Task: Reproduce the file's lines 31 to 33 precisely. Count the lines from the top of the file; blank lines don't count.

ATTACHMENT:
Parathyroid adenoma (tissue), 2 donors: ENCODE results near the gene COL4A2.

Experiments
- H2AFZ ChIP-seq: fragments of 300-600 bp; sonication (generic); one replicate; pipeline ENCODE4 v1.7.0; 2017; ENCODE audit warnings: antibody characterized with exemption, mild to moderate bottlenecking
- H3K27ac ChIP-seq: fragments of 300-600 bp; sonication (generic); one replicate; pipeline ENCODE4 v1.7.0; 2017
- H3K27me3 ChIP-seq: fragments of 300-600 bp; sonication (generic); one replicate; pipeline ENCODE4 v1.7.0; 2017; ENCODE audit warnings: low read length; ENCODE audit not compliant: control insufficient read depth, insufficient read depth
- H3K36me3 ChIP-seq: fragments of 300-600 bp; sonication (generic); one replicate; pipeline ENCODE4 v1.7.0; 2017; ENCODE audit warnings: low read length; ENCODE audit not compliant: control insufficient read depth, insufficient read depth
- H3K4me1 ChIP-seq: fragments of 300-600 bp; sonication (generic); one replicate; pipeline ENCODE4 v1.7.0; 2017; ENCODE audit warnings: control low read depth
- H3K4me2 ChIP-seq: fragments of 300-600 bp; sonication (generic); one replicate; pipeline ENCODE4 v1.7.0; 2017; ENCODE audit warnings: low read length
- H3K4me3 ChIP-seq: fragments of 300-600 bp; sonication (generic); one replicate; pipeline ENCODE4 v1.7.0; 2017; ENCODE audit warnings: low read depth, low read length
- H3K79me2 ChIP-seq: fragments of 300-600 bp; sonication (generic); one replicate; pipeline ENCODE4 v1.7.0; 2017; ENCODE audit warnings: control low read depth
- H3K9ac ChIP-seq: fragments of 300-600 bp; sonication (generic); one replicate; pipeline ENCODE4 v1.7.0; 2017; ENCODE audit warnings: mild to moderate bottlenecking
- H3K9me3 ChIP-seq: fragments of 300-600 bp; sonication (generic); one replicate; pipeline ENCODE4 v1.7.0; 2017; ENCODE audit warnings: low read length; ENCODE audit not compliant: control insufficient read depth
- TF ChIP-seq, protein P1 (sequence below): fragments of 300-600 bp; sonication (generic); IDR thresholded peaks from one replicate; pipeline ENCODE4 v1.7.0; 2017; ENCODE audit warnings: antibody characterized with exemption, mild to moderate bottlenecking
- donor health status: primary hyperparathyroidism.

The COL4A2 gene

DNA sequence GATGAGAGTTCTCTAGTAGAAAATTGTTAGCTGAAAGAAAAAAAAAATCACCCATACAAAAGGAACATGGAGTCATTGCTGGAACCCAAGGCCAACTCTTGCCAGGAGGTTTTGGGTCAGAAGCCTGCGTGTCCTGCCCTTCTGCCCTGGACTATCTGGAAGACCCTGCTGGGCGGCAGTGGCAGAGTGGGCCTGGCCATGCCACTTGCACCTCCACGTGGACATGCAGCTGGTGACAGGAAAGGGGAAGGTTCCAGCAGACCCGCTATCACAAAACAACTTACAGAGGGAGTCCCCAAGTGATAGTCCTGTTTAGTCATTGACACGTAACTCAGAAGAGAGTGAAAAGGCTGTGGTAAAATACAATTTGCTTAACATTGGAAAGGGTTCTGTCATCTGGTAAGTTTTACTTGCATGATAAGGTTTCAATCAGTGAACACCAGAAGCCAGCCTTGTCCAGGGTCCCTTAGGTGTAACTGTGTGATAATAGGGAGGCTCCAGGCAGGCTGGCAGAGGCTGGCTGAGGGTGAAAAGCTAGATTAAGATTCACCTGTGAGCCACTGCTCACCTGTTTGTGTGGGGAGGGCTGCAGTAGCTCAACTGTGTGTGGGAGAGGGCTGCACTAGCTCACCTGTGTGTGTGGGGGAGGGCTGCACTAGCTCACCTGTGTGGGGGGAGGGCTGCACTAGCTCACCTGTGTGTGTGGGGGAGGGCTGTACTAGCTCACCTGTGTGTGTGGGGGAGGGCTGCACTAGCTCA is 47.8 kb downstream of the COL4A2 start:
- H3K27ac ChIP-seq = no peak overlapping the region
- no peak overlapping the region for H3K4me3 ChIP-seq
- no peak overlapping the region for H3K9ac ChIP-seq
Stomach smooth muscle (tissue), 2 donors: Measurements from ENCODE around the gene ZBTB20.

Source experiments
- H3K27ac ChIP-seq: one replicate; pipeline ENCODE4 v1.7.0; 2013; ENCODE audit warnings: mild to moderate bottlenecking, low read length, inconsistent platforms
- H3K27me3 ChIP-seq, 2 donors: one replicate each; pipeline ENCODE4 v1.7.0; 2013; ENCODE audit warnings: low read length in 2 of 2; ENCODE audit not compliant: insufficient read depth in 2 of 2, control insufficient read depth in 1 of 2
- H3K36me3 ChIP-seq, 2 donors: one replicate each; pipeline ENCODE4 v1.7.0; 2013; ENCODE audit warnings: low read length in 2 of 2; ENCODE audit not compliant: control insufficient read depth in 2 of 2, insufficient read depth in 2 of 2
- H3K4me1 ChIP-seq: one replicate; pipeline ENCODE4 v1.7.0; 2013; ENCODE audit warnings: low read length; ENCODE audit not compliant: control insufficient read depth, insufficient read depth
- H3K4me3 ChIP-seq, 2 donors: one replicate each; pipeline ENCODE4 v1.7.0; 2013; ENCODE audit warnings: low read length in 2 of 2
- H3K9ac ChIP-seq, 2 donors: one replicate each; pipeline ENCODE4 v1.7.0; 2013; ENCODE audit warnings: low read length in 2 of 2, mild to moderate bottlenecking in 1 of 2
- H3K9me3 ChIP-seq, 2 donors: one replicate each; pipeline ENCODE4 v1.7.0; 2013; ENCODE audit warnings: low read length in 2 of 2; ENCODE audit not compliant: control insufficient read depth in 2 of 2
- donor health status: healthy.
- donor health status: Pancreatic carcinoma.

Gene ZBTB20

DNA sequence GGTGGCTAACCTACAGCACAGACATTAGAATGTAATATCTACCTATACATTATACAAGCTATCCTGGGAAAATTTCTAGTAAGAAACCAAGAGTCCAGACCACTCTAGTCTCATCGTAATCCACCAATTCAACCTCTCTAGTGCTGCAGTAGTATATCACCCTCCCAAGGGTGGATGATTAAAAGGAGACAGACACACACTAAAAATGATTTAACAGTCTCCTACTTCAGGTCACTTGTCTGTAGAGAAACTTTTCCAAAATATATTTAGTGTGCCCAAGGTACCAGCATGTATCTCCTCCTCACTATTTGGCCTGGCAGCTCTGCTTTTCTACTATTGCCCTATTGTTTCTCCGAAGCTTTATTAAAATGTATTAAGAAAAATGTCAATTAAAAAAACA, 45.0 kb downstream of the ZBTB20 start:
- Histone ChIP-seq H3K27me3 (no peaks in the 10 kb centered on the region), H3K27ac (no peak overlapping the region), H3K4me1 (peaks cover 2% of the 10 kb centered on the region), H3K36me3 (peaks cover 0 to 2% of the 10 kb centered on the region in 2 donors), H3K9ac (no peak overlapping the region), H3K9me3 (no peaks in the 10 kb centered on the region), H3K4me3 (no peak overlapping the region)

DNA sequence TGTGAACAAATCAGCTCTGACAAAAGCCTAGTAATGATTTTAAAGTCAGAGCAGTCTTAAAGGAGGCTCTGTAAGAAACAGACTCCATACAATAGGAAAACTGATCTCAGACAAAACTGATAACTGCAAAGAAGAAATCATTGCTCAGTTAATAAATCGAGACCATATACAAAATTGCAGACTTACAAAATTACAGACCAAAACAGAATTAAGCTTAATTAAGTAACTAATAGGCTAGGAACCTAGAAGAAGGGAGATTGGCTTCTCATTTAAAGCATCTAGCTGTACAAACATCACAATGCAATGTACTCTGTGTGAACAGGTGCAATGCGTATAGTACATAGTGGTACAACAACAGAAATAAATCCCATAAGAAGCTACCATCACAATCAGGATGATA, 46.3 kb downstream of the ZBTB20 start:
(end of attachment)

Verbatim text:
Gene ZBTB20

DNA sequence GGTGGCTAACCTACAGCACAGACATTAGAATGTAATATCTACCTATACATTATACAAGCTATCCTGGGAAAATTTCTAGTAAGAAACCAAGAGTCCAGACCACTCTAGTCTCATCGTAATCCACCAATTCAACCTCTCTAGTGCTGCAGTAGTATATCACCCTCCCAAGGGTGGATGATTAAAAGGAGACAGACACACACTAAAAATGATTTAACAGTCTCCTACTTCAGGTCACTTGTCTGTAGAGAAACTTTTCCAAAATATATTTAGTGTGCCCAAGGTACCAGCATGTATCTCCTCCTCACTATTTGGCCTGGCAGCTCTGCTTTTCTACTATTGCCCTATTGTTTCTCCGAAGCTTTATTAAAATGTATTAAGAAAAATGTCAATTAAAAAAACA, 45.0 kb downstream of the ZBTB20 start:
- Histone ChIP-seq H3K27me3 (no peaks in the 10 kb centered on the region), H3K27ac (no peak overlapping the region), H3K4me1 (peaks cover 2% of the 10 kb centered on the region), H3K36me3 (peaks cover 0 to 2% of the 10 kb centered on the region in 2 donors), H3K9ac (no peak overlapping the region), H3K9me3 (no peaks in the 10 kb centered on the region), H3K4me3 (no peak overlapping the region)